When I slow down enough to feel it, this is what I feel.
A knife, stuck in my chest.
Not one of those horror movie knives. A serrated-edge kitchen knife. And it’s just sticking out of me.
Whenever I move, I feel it.
It’s not a sharp pain. It’s been there for a long time. It feels more like a dull ache.
This is part of the process of self-discovery, so I’m told. Getting in touch with my feelings.
The only thing is, I don’t like feeling this. So I try not to think about it. But it’s still there. It affects me.
I’ve been told that these feelings are meant to be warning signs for us. Like blinking red lights. Something inside me is telling me that something isn’t right.
What usually happens in these moments of realization is that my brain takes over. It provides reasons and explanations for what I’m feeling, and why. But my brain is usually wrong. And I think it’s motivated by fear. It doesn’t want me to connect with the truth, so it throws excuses and rationalizations in my path.
But the truth is more intuitive for me. It feels like something I’ve always known, and just have to admit to myself.
The truth is that I have lived my life for other people.
Why is that so scary for me to admit? I think because at some point, I decided that I was going to be a selfless person. It was going to be a saving grace for me. Kind of an identity thing. And it’s difficult for me to admit that it hasn’t done me any good.
In fact, it’s led me to this place. Anger, frustration, and above all fatigue are part of my everyday life.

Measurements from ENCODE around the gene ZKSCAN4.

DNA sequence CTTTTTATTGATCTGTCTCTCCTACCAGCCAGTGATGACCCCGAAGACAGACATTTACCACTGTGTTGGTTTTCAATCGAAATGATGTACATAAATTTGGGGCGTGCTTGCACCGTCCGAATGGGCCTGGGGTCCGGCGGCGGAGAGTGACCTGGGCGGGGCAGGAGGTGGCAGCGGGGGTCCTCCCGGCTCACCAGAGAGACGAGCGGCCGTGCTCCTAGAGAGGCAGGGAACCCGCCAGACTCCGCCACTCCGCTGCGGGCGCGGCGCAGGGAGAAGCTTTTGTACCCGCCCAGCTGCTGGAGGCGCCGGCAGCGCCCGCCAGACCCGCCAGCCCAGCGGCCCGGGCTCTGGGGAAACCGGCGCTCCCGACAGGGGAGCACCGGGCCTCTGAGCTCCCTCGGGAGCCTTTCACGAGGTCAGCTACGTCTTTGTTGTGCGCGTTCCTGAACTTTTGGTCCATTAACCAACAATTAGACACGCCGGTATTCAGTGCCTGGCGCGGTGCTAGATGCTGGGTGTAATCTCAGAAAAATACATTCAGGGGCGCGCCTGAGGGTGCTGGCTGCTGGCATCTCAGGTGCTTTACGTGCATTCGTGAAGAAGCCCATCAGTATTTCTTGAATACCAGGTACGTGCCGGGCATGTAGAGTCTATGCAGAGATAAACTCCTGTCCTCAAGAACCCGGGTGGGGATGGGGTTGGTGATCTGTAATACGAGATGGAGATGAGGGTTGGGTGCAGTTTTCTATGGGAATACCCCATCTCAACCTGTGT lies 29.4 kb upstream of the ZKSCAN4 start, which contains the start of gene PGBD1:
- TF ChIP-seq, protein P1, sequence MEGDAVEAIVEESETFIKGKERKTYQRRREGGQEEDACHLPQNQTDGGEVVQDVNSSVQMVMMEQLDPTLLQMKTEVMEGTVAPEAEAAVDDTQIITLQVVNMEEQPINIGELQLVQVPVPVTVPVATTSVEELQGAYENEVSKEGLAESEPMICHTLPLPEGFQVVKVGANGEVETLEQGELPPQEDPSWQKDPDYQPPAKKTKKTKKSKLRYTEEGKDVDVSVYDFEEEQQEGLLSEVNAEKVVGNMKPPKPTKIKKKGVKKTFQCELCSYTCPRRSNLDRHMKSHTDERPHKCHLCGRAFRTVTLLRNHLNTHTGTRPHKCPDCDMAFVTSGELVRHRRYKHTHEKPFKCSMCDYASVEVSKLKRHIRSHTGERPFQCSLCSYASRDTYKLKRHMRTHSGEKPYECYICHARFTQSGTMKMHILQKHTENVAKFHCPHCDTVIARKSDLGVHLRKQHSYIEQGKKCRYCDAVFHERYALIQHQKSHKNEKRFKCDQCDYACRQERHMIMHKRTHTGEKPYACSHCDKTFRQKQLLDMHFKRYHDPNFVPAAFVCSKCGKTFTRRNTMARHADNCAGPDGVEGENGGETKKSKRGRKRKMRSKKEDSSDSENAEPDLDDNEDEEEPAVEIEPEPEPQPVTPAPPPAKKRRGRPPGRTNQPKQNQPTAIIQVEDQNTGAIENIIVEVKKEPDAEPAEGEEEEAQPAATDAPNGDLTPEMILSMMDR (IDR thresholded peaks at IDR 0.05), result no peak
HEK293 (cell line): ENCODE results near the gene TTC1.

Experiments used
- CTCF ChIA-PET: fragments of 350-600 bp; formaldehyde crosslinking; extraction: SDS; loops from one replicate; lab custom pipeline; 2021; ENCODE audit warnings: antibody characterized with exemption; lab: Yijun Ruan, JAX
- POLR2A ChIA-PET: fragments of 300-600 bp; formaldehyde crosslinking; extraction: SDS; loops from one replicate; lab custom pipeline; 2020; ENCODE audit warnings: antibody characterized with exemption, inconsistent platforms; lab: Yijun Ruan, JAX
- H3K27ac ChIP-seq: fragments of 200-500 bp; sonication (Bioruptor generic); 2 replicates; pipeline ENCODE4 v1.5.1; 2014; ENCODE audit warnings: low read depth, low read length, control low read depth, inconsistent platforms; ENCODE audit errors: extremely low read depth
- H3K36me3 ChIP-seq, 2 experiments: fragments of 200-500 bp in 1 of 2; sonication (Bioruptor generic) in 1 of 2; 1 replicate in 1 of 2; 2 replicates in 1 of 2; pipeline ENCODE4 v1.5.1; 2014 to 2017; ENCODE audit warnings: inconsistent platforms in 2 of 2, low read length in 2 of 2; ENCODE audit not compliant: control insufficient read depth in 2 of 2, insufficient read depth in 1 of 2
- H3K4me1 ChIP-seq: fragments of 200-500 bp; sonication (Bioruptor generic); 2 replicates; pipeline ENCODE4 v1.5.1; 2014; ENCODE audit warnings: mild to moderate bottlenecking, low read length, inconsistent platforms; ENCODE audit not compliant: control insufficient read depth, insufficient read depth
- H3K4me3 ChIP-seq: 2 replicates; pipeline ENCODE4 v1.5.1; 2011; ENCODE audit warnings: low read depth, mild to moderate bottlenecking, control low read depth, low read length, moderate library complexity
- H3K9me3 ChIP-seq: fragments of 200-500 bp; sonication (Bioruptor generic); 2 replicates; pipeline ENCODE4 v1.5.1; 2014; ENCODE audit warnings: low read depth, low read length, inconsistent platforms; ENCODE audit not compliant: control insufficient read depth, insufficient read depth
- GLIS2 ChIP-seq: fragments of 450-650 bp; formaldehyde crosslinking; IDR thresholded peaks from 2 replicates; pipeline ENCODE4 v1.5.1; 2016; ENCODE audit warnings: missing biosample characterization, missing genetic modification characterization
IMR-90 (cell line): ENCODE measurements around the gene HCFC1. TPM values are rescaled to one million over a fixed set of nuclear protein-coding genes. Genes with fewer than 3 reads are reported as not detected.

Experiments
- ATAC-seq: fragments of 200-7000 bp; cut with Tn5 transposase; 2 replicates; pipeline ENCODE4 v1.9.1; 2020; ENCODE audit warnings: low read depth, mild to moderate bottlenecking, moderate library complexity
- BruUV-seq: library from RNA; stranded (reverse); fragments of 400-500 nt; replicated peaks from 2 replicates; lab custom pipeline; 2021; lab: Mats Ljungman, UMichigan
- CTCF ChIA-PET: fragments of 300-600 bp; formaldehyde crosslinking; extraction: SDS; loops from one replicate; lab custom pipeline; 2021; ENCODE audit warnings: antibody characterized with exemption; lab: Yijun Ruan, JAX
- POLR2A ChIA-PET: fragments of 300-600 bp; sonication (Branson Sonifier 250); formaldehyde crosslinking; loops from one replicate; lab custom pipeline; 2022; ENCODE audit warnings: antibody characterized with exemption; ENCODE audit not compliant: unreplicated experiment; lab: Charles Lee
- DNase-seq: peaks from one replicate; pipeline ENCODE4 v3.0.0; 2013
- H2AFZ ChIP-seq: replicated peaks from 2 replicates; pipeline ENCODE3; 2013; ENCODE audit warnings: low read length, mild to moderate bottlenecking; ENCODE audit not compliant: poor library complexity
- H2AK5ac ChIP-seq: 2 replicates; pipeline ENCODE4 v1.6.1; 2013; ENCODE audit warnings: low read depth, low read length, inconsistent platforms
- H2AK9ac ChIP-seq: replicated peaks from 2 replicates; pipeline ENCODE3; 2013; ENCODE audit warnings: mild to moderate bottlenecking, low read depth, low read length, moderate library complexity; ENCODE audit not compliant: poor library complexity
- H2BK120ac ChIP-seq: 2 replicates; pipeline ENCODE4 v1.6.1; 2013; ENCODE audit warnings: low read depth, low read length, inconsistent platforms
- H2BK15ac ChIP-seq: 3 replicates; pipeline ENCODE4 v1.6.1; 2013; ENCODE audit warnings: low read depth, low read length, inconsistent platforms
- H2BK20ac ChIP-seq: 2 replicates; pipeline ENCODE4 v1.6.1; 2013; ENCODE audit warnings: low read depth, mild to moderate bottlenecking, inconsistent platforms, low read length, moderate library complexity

Is it so bad to be selfless, though? Jesus says…
Ha. There it is again. The reflexes come back so easily. Jesus says.
It’s not that I still struggle with religion. It’s that I still struggle with what led me to religion in the first place. I wasn’t a complete person. And I was looking for something to complete me. Religion gave me a framework. “Be this kind of person, and all will be well.”
And it just so happened that the goal of “selflessness” meshed well with my (lack of) sense of self. I didn’t feel that I deserved anything—that I had no right to pursue anything—and religion affirmed those feelings for me. I deflected the issue and avoided confronting those dark places.
But I can’t live that way anymore. I’ve already hit 40. Call it a midlife crisis, call it finally reaching adulthood. But I’ve reached the point where I just can’t be motivated by “selflessness” anymore. I need to start prioritizing myself, as scary as that is.
Once again, the blank canvas of this blog serves as metaphor. I have no idea how to navigate this. But I know that I have to. It’s time. The knife has to be pulled out.